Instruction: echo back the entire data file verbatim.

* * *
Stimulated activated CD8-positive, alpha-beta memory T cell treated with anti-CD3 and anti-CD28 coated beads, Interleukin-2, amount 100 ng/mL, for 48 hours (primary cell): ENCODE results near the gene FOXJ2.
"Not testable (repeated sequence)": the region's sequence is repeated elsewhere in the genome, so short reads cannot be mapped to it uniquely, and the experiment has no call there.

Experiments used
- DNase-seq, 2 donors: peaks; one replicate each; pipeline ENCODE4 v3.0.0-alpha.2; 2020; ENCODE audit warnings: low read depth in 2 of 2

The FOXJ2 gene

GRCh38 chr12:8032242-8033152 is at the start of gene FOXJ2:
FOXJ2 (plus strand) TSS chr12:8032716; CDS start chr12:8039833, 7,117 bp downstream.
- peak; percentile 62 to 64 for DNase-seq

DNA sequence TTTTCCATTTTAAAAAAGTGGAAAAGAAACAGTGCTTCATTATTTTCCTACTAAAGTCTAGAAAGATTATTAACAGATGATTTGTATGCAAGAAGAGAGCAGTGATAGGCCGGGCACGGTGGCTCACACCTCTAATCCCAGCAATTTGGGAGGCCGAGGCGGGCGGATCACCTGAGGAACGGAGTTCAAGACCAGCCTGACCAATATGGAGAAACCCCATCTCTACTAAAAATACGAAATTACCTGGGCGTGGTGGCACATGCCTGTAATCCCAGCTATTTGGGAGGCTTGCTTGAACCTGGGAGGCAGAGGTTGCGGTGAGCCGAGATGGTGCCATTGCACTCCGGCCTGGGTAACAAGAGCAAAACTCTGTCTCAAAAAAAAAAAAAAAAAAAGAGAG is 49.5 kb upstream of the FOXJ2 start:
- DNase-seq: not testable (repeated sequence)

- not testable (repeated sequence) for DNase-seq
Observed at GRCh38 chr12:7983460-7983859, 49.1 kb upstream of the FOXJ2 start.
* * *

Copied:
Stimulated activated CD8-positive, alpha-beta memory T cell treated with anti-CD3 and anti-CD28 coated beads, Interleukin-2, amount 100 ng/mL, for 48 hours (primary cell): ENCODE results near the gene FOXJ2.
"Not testable (repeated sequence)": the region's sequence is repeated elsewhere in the genome, so short reads cannot be mapped to it uniquely, and the experiment has no call there.

Experiments used
- DNase-seq, 2 donors: peaks; one replicate each; pipeline ENCODE4 v3.0.0-alpha.2; 2020; ENCODE audit warnings: low read depth in 2 of 2

The FOXJ2 gene

GRCh38 chr12:8032242-8033152 is at the start of gene FOXJ2:
FOXJ2 (plus strand) TSS chr12:8032716; CDS start chr12:8039833, 7,117 bp downstream.
- peak; percentile 62 to 64 for DNase-seq

DNA sequence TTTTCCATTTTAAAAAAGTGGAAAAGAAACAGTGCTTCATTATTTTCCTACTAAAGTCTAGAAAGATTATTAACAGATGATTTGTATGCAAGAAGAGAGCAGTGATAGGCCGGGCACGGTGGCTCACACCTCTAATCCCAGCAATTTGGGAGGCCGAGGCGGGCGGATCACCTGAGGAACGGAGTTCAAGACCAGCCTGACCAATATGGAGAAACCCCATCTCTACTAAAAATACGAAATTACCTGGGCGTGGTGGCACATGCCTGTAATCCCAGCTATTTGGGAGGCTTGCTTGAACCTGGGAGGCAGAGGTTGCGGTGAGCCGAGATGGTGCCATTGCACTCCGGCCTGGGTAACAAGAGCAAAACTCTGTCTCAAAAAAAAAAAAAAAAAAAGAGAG is 49.5 kb upstream of the FOXJ2 start:
- DNase-seq: not testable (repeated sequence)

- not testable (repeated sequence) for DNase-seq
Observed at GRCh38 chr12:7983460-7983859, 49.1 kb upstream of the FOXJ2 start.